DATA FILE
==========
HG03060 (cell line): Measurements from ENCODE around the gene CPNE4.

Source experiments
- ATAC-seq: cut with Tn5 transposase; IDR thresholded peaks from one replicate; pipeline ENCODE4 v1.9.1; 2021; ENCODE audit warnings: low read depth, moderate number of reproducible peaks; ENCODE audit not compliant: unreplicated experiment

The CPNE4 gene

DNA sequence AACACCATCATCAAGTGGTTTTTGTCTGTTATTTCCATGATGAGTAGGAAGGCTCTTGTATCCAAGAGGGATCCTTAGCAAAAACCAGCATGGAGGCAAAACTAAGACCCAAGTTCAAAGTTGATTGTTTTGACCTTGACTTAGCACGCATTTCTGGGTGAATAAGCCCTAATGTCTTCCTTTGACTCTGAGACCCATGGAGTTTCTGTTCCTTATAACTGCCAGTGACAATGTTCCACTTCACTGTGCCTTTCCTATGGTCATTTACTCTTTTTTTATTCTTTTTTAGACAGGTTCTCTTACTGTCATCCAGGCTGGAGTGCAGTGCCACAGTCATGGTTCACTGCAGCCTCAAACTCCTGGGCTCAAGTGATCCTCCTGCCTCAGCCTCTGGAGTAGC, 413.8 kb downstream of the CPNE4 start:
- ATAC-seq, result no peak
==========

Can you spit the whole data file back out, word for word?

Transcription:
HG03060 (cell line): Measurements from ENCODE around the gene CPNE4.

Source experiments
- ATAC-seq: cut with Tn5 transposase; IDR thresholded peaks from one replicate; pipeline ENCODE4 v1.9.1; 2021; ENCODE audit warnings: low read depth, moderate number of reproducible peaks; ENCODE audit not compliant: unreplicated experiment

The CPNE4 gene

DNA sequence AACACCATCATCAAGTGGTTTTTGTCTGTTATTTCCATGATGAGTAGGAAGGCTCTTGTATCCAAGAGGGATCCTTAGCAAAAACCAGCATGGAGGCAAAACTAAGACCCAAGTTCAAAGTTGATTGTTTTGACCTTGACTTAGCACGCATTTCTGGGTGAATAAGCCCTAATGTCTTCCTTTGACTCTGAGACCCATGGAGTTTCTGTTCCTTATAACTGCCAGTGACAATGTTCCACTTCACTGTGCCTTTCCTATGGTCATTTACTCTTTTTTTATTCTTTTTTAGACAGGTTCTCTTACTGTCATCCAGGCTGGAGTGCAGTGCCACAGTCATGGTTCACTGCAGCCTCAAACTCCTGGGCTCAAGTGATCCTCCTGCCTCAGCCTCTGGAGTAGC, 413.8 kb downstream of the CPNE4 start:
- ATAC-seq, result no peak